What are some misdemeanor charges?

traffic ticket misdemeanor

How serious is a misdemeanor charge?

A person faced with a misdemeanor charge may find some comfort in thinking that it could be worse, like a felony charge. While that is one point in that direction, it is still a criminal charge that will stay with you.  A misdemeanor charge can affect future employment, getting a driver’s license, firearm possession, and other things in your life. 

In Clearwater Florida, a misdemeanor can be punished by up to twelve months in the county jail with a $1,000.00 fine for a first-degree. A second-degree misdemeanor is punishable for up to 60 days with a $500.00 fine.

So, no, a misdemeanor isn’t as serious as a felony, as we’ve just reviewed above.  However, with the possibility of one year incarcerated in county jail, it is a level of seriousness. When charged with a misdemeanor, a citation is issued by the arresting police officer, or a complaint may be filed by a prosecutor. The citation or complaint will state if the offense is a felony, a misdemeanor or infraction. An infraction is the least serious level of offense, i.e., a traffic violation. The penalty for this level is typically a fine of $100 plus court costs.

You can be charged with any of these levels, but until you’re convicted by a judge and/or jury, it is only an arrest, not a conviction.  So, you can have an arrest for a misdemeanor without conviction may not affect your future employment, getting and keeping your driver’s license, or purchasing and have possession of a firearm.

Examples of an infraction are:

  • Traffic violations
  • Littering
  • Boating; Fishing without a license
  • Building permit
  • Running a business without a license
  • Jaywalking
  • Public intoxication

Examples of a misdemeanor could vary from jurisdiction to jurisdiction, but common misdemeanor is typically:

  • Disorderly conduct
  • Firearm discharge in city limits
  • Petty theft
  • Prostitution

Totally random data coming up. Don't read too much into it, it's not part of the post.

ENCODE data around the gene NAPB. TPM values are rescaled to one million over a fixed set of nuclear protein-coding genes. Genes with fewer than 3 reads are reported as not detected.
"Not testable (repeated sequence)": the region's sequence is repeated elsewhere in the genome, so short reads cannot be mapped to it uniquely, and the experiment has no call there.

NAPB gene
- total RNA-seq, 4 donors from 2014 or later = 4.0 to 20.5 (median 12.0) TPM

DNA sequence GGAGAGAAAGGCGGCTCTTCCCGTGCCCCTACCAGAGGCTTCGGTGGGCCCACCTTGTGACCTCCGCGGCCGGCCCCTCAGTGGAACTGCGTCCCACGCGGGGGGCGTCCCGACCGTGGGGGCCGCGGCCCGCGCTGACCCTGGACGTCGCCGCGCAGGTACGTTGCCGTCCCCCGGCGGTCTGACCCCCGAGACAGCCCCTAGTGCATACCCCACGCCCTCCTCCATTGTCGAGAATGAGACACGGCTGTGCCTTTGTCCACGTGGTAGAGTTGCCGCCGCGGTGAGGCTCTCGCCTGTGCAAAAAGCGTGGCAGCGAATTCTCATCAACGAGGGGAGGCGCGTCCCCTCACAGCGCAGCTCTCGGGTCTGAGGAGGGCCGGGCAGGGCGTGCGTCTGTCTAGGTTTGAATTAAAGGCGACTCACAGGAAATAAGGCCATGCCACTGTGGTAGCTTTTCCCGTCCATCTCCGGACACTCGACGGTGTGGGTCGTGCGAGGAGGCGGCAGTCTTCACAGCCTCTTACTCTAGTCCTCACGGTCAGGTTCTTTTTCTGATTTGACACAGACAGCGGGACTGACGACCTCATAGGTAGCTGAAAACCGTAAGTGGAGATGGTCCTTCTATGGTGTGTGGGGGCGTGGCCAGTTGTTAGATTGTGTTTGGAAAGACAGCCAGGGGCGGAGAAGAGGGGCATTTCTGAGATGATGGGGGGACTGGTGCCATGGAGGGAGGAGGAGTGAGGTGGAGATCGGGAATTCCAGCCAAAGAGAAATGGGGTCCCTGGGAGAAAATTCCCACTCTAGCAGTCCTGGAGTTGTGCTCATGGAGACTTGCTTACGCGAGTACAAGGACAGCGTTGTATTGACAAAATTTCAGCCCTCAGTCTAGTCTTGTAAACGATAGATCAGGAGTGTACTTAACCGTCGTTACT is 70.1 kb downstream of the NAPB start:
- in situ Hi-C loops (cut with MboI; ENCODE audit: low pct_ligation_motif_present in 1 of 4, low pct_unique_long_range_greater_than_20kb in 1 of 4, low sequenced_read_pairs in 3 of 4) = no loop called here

• Public intoxication
  • Simple assault
  • Reckless driving
  • Trespassing
  • Vandalism

Can you go to jail for a misdemeanor?

Yes, every misdemeanor offense can carry a maximum penalty which may vary from state to state, with anywhere from six months incarceration to 1 year plus a $1,000 fine. Typically, a first-time offense is not sentenced to any time behind bars, but instead, would be charged with a misdemeanor with probation of any length as determined by the judge.

Do you have to go to court for a misdemeanor?

A misdemeanor will typically begin with a citation issued by law enforcement. The officer may take you to jail then or the citation will have a date stated that will require your presence in court for an arraignment. There are some misdemeanor charges where going to jail isn’t an option, like a DWI or DUI.


Does a misdemeanor ruin your life?

Yes, pretty much.  A misdemeanor isn’t as serious as a felony, but a crime is a crime and it will be in your criminal record for the rest of your life. So, if you are completing a job application, answer yes to the question “Have you ever been convicted of a crime?”. Offer an explanation should you get to the interview process, but by law, a prospective employer cannot ask.

Being convicted for any level of crime, misdemeanor or felony, will do more than hurt your chance at a job. It can affect your professional license eligibility, you can lose custody of your child(ren), you will be ineligible for food stamps, student loans, and public health care or public housing assistance. If you’re not from this country, you could find yourself deported.

In most jurisdictions within the United States, a misdemeanor offense is punishable by sentenced to 12 months in jail, possibly a fine community service, and/or probation. The jail time will be in a local or county jail, not a federal prison. The only way to get a misdemeanor off your records is to file to have the charges expunged or your records sealed.

Can a first-time misdemeanor be dismissed?

As soon as you’ve been arrested or received a citation for a misdemeanor, hiring a defense attorney is the best thing you can do.  With their experience, based on your criminal history (if any), the accused crime, and other circumstances, they might have the charges reduced, expunged, dropped, or your file sealed. If you’re feeling lucky, you can roll the dice, so to speak, and if the complainant or arresting officer do not show up on your court date, they could dismiss your misdemeanor.

While a misdemeanor isn’t as serious as a felony, it shouldn’t be taken lightly either. We provided a few examples of what is considered a felony vs what is considered a misdemeanor. Unfortunately, there can a different severity level of any crime.  It is always in the best interest of the person accused or arrested to seek the professional help of a defense attorney. They will know the ins and outs, the potholes and the way around the court system to get that person the best outcome possible. Dial 727-571-9999 for your misdemeanor bail needs in St. Petersburg, FL